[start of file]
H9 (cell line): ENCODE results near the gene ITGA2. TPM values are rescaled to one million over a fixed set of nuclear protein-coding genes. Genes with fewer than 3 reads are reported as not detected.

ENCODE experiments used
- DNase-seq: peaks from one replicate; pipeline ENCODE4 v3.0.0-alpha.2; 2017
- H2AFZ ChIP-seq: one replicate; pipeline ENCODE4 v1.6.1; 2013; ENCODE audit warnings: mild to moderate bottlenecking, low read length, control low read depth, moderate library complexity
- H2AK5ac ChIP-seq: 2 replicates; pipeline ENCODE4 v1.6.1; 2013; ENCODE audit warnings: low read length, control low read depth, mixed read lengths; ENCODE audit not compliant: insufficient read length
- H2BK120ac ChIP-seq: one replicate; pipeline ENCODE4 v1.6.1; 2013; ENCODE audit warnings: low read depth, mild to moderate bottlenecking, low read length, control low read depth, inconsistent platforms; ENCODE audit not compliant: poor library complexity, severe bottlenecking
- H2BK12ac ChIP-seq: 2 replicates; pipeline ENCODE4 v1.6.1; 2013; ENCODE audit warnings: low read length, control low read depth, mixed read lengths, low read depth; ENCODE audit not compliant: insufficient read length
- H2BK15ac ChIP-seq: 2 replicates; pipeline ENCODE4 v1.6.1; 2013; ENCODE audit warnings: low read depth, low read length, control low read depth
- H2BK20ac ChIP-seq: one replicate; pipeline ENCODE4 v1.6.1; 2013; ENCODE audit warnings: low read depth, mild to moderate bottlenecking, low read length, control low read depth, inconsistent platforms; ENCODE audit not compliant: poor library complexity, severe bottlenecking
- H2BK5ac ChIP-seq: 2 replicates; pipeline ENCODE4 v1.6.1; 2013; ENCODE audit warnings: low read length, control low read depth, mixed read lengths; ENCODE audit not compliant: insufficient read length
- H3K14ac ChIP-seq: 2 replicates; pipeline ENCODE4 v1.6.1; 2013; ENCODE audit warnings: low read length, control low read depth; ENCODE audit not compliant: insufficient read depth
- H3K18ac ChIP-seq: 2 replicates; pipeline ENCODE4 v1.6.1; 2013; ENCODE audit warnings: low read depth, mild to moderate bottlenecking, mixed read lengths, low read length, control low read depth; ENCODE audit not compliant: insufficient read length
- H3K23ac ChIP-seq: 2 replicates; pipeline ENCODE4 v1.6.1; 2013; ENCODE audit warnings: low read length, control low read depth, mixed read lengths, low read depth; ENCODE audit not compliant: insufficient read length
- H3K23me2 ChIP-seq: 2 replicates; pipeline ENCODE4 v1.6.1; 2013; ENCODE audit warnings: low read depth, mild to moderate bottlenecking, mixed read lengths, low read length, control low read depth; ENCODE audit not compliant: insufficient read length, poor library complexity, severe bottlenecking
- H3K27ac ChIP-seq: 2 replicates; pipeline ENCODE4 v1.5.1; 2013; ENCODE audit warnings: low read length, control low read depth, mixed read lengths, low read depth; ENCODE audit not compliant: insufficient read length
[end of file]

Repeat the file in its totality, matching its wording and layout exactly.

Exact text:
H9 (cell line): ENCODE results near the gene ITGA2. TPM values are rescaled to one million over a fixed set of nuclear protein-coding genes. Genes with fewer than 3 reads are reported as not detected.

ENCODE experiments used
- DNase-seq: peaks from one replicate; pipeline ENCODE4 v3.0.0-alpha.2; 2017
- H2AFZ ChIP-seq: one replicate; pipeline ENCODE4 v1.6.1; 2013; ENCODE audit warnings: mild to moderate bottlenecking, low read length, control low read depth, moderate library complexity
- H2AK5ac ChIP-seq: 2 replicates; pipeline ENCODE4 v1.6.1; 2013; ENCODE audit warnings: low read length, control low read depth, mixed read lengths; ENCODE audit not compliant: insufficient read length
- H2BK120ac ChIP-seq: one replicate; pipeline ENCODE4 v1.6.1; 2013; ENCODE audit warnings: low read depth, mild to moderate bottlenecking, low read length, control low read depth, inconsistent platforms; ENCODE audit not compliant: poor library complexity, severe bottlenecking
- H2BK12ac ChIP-seq: 2 replicates; pipeline ENCODE4 v1.6.1; 2013; ENCODE audit warnings: low read length, control low read depth, mixed read lengths, low read depth; ENCODE audit not compliant: insufficient read length
- H2BK15ac ChIP-seq: 2 replicates; pipeline ENCODE4 v1.6.1; 2013; ENCODE audit warnings: low read depth, low read length, control low read depth
- H2BK20ac ChIP-seq: one replicate; pipeline ENCODE4 v1.6.1; 2013; ENCODE audit warnings: low read depth, mild to moderate bottlenecking, low read length, control low read depth, inconsistent platforms; ENCODE audit not compliant: poor library complexity, severe bottlenecking
- H2BK5ac ChIP-seq: 2 replicates; pipeline ENCODE4 v1.6.1; 2013; ENCODE audit warnings: low read length, control low read depth, mixed read lengths; ENCODE audit not compliant: insufficient read length
- H3K14ac ChIP-seq: 2 replicates; pipeline ENCODE4 v1.6.1; 2013; ENCODE audit warnings: low read length, control low read depth; ENCODE audit not compliant: insufficient read depth
- H3K18ac ChIP-seq: 2 replicates; pipeline ENCODE4 v1.6.1; 2013; ENCODE audit warnings: low read depth, mild to moderate bottlenecking, mixed read lengths, low read length, control low read depth; ENCODE audit not compliant: insufficient read length
- H3K23ac ChIP-seq: 2 replicates; pipeline ENCODE4 v1.6.1; 2013; ENCODE audit warnings: low read length, control low read depth, mixed read lengths, low read depth; ENCODE audit not compliant: insufficient read length
- H3K23me2 ChIP-seq: 2 replicates; pipeline ENCODE4 v1.6.1; 2013; ENCODE audit warnings: low read depth, mild to moderate bottlenecking, mixed read lengths, low read length, control low read depth; ENCODE audit not compliant: insufficient read length, poor library complexity, severe bottlenecking
- H3K27ac ChIP-seq: 2 replicates; pipeline ENCODE4 v1.5.1; 2013; ENCODE audit warnings: low read length, control low read depth, mixed read lengths, low read depth; ENCODE audit not compliant: insufficient read length